The genotypic correlations between RAvdiam and RSarea (0.533) and between RAvdiam and RVol (0.794) were also highly significant and positive. This implies that selecting against large root diameter may also select against RSarea and RVol under low N-management. Since there was non-significant rg but significant rp between RSarea and SWt, our data suggest that only a limited genetic linkage drag or pleiotropy45 on shoot yield might result from selecting against large RAvdiam. Moreover, RSarea and RVol are standing crop traits37 for ‘root bulk’, which are a product of morphological traits (RAvdiam and RLength) and root architectural traits (e.g., Tips, Forks, and Xsings). The significant small positive rp between RSarea and SWt may be a combined artifact of these other morphological and architectural components when we also consider a significant negative rp existed between RAvdiam and SWt in the LN management. This position is also supported by the fact that RVol had a negative rg (− 0.296) and an insignificant rp to SWt, and yet RVol had positive rg (0.439) and rp (0.931) to RLength; RLength, on the other hand, had significant rg (0.539) and rp (0.529) to SWt. RAvdiam was also highly heritable with H ~ 96% under LN, Table 6). We propose that the root average diameter is the only trait in this study that can successfully be selected against to improve the yield of shoot biomass low N. Further studies to validate these findings might benefit from testing in multiple growth conditions (temperature, humidity, and graduated N concentrations) to define a broader range of root trait-shoot yield relationships and N-responsiveness.

Resolving the conundrum around the antagonistic relationship between RAvdiam and SWt

Compared to SWt, RAvdiam has shown greater H (Table 6). The rg between SWt and RAvdiam can be high (Table 3). In other words, indirect selection for a secondary trait will be superior if the heritability of that trait is high, and the correlation between the traits is close to 145,46. In this study, the RAvdiam met these two critical criteria. However, for practical use in a breeding program, the secondary trait must also be inexpensive and easy to measure in large trials43,45. In that case, shoot biomass estimate could be used to select for roots bulk traits in production systems that target spinach roots as the end product. Because precision in imaging techniques for roots and shoot is rapidly evolving57,58, we believe that soilless systems can be designed to facilitate robust root metrics characterization to match the ease with which above-ground biomass can be phenotyped. It would also be worthwhile to determine if further selection for/ against other root traits would eventually result in a superior secondary selection for shoot biomass. How these relationships would play along as the plants mature under different indoor growth conditions or in the field conditions require further studies.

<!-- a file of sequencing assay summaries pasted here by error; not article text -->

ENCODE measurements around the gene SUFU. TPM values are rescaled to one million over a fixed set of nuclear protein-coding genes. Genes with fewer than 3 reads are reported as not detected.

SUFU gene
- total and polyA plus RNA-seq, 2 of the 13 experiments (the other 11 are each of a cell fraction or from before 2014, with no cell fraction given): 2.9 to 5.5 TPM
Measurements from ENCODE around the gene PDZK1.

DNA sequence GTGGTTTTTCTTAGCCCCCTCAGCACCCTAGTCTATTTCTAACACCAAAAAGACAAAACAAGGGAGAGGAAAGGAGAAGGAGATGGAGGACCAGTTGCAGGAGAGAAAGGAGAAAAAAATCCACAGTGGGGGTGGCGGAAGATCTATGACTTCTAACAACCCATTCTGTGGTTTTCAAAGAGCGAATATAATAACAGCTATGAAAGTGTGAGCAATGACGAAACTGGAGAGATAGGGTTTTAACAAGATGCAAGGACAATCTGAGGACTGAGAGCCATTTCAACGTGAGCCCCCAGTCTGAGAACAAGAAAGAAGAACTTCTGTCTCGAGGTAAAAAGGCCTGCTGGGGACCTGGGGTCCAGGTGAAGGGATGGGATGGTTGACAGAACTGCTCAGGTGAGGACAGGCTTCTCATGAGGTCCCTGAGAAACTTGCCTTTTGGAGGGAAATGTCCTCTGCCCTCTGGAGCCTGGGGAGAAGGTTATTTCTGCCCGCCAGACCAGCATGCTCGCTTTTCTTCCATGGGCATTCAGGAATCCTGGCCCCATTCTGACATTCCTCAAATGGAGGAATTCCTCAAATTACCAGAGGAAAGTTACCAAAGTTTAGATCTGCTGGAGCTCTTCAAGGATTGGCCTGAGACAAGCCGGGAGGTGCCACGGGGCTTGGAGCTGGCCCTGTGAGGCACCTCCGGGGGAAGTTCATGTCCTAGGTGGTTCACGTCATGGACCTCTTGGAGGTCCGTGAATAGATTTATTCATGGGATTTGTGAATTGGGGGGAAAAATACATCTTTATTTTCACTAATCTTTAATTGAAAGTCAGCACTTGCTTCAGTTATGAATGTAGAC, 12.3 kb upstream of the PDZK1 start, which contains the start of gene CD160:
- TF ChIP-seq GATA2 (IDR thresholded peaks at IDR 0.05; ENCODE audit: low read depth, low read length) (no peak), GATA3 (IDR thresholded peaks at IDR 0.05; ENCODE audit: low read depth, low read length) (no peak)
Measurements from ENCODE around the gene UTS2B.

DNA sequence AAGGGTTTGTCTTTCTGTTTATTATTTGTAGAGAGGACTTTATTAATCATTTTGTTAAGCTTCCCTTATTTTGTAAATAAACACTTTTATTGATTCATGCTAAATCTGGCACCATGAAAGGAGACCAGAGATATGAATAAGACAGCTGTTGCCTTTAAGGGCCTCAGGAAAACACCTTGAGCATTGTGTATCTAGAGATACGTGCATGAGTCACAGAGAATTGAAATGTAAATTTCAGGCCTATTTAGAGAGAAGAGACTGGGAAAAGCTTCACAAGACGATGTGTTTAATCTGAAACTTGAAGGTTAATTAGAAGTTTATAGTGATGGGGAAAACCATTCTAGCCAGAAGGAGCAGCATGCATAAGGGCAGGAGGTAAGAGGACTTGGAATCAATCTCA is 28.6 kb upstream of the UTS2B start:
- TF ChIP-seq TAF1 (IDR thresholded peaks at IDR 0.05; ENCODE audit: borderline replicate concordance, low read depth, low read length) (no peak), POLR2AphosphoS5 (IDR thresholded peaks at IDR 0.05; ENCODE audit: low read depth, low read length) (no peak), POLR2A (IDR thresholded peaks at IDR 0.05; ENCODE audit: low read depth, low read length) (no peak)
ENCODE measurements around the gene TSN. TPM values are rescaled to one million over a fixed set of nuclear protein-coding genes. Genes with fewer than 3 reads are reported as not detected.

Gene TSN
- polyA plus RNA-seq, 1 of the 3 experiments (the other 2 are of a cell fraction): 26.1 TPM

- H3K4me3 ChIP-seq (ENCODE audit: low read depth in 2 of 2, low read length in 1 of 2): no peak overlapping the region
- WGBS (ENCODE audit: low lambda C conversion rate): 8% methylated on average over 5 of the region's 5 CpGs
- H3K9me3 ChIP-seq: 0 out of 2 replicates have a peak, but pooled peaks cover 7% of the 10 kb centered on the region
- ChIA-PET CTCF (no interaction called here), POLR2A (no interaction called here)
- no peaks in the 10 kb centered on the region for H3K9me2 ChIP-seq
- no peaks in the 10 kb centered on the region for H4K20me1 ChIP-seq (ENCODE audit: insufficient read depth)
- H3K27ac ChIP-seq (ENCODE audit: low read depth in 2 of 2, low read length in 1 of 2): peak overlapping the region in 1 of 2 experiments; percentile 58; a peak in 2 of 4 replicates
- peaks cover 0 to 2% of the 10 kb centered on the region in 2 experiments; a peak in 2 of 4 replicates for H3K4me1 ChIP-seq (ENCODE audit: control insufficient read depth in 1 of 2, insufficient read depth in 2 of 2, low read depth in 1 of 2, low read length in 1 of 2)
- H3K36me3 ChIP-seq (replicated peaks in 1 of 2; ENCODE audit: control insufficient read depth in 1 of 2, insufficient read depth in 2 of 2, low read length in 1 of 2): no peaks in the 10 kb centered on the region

Although a soilless system reduces the complexities associated with soils, we believe that the selection of a root trait needs to be understood in the context of the possible complex interplay among root traits45,51. The possible complex interactions between the root traits that may have influenced the SWt were not explicitly considered in our interpretations. However, we have alluded to such complexity by describing the trait to trait correlations, which we hope should serve as an impetus for further inquiry. Although the expected genetic correlation between estimates of cultivar means are best obtained from independent sets of trials43,59, we hypothesize that under similar N treatments, manipulation of other growth conditions in independent indoor growth environments may lead to some deviations from the response to selection predicted here. With the advent of techniques in processing images and the deep learning60 frameworks that use advanced optimization and features from data, such prediction accuracy is likely to improve continually61,62,63. Nonetheless, machine learning recognized root traits would continue to rely on vigorous calibrations and field-based validation in systems of interest.

In conclusion, we report on the investigation of eight root traits genetic and phenotypic correlations with fresh shoot biomass of spinach grown in a soilless system in a controlled indoor environment. The plants were harvested at 41 d after sowing, a stage corresponding to the marketable baby spinach. We have used both genotypes by management and other conventional breeder statistics and a machine learning predictive technique to define candidate root traits with the potential for indirectly selecting for spinach shoot yield. The experiments were set up under two separate and contrasting N-managements. Of the eight root traits, the root average diameter emerged as the only candidate with a predicted indirect selection efficiency good enough to improve shoot biomass. However, it had a robust negative genetic correlation with shoot yield, making us believe that selecting against large root diameter may improve the fresh shoot yield of baby spinach. We have exercised caution in this interpretation by recommending further studies into the possible complex interactions among the root traits considered in improving shoot biomass yield in baby spinach.